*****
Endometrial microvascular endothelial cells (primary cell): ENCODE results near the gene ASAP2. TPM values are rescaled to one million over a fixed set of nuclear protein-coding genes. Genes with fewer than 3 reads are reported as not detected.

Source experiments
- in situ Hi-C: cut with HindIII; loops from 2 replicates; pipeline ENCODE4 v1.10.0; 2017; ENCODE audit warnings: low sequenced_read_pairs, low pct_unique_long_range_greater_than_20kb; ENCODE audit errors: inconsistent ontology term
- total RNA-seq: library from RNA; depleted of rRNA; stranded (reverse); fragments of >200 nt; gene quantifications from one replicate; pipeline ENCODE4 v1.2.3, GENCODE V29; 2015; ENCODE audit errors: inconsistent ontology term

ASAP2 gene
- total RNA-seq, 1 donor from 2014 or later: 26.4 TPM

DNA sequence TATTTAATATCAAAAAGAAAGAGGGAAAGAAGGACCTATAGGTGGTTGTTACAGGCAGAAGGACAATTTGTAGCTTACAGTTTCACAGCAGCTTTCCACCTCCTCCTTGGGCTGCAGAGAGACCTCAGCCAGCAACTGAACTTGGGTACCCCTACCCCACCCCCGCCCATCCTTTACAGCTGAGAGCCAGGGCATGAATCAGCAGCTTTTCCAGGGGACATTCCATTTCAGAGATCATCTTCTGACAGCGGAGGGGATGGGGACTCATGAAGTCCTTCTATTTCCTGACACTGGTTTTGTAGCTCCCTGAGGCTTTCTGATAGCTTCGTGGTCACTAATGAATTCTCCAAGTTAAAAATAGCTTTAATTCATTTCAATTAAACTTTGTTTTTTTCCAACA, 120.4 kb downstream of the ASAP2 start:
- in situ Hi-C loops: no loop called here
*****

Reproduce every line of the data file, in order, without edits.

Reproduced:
Endometrial microvascular endothelial cells (primary cell): ENCODE results near the gene ASAP2. TPM values are rescaled to one million over a fixed set of nuclear protein-coding genes. Genes with fewer than 3 reads are reported as not detected.

Source experiments
- in situ Hi-C: cut with HindIII; loops from 2 replicates; pipeline ENCODE4 v1.10.0; 2017; ENCODE audit warnings: low sequenced_read_pairs, low pct_unique_long_range_greater_than_20kb; ENCODE audit errors: inconsistent ontology term
- total RNA-seq: library from RNA; depleted of rRNA; stranded (reverse); fragments of >200 nt; gene quantifications from one replicate; pipeline ENCODE4 v1.2.3, GENCODE V29; 2015; ENCODE audit errors: inconsistent ontology term

ASAP2 gene
- total RNA-seq, 1 donor from 2014 or later: 26.4 TPM

DNA sequence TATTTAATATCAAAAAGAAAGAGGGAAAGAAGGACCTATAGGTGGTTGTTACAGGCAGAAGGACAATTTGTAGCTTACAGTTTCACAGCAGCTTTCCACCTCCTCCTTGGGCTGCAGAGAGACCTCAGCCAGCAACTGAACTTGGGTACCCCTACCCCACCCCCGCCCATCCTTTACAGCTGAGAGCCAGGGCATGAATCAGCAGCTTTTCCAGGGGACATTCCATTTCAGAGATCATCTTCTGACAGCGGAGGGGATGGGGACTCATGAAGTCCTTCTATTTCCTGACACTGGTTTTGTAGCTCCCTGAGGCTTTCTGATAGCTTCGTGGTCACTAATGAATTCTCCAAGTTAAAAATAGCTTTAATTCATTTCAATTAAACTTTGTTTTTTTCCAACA, 120.4 kb downstream of the ASAP2 start:
- in situ Hi-C loops: no loop called here